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Lesson Plan

Audio Listening Practices: Exploring Personal Experiences with Audio Texts

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Audio Listening Practices: Exploring Personal Experiences with Audio Texts

Grades 9 – 12
Lesson Plan Type Standard Lesson
Estimated Time Six 50-minute sessions
Lesson Author

Traci Gardner

Traci Gardner

Blacksburg, Virginia


National Council of Teachers of English


Student Objectives

Session One

Between Sessions

Session Two

Session Three

Session Four

Session Five


Student Assessment/Reflections



Students will

  • record details on their daily experiences with audio texts.

  • identify key findings in their listening experiences.

  • compare their listening practices to those of other Americans.

  • draw conclusions about their audio literacy skills.

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Session One

  1. If possible, open this lesson by playing a radio in the classroom as students enter. Choose a popular, mainstream station that will appeal to a number of students in the class.

  2. With the radio playing, pass out copies of the Listening Survey.

  3. After students have had time to respond to the survey, ask them to share their thoughts, as a whole class or in small groups.

  4. Encourage students to find patterns in their comments. The following questions can begin discussion:

    • What similarities do see in when you listen to radio, CDs, and/or MP3s?

    • How many different kinds of audio does the class listen to?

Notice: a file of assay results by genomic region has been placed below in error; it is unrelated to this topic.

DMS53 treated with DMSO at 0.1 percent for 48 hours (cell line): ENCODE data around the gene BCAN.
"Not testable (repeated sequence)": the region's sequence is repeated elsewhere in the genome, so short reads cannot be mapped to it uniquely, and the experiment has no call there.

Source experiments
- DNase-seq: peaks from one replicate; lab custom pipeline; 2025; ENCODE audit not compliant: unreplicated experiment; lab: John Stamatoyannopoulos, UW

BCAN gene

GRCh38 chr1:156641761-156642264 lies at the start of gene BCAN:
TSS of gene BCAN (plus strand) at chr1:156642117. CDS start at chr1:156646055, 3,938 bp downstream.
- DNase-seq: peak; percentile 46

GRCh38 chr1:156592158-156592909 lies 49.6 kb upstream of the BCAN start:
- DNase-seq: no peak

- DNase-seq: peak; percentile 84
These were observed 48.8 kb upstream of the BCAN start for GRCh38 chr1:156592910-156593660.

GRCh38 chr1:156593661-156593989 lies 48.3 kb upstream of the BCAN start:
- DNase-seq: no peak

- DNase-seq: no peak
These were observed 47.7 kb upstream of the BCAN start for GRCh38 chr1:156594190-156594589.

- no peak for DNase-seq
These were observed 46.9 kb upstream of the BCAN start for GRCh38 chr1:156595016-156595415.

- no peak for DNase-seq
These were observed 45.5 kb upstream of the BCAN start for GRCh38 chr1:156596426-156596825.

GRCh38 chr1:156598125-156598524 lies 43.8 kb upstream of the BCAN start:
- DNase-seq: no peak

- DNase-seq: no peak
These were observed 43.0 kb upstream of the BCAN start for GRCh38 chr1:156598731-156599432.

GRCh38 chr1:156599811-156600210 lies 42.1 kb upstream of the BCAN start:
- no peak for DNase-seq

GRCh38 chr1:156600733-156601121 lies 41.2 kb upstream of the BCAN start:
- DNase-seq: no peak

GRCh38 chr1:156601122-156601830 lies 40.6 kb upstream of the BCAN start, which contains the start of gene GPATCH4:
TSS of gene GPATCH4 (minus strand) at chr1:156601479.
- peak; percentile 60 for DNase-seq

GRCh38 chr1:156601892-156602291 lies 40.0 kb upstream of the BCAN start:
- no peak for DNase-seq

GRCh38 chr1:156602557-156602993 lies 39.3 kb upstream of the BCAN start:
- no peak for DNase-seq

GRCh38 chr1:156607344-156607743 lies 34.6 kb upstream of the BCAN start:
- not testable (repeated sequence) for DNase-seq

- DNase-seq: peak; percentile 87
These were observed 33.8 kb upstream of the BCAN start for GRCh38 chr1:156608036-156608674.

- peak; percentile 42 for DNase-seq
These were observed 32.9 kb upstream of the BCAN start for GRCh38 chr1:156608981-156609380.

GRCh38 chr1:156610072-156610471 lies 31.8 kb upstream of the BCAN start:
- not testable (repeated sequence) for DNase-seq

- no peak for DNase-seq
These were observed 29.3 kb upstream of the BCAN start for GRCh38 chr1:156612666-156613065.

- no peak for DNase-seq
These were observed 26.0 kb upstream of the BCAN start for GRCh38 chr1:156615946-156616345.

• Do class members listen primarily to music? What else do they listen to?
  5. Collect the completed Listening Surveys. Explain that you'll return them to students later in the unit to compare to their other findings.

  6. Pass out the Listening Diary. Explain that students will keep a diary of their listening for a week to become aware of their listening practices and how they compare to those of others.

  7. Discuss how to complete the diary, using the Sample Listening Diary or filling in a blank form for your own radio listening.

  8. Answer any questions that students have about the activity. Begin the recording activity, by filling out the diary for the radio program listened to at the beginning of the class session.

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Between Sessions

  1. Over the course of the next week, students will be keeping diary entries.

  2. Continue with whatever curriculum you have planned. The following activities provide options that can be connected to the audio project students are completing: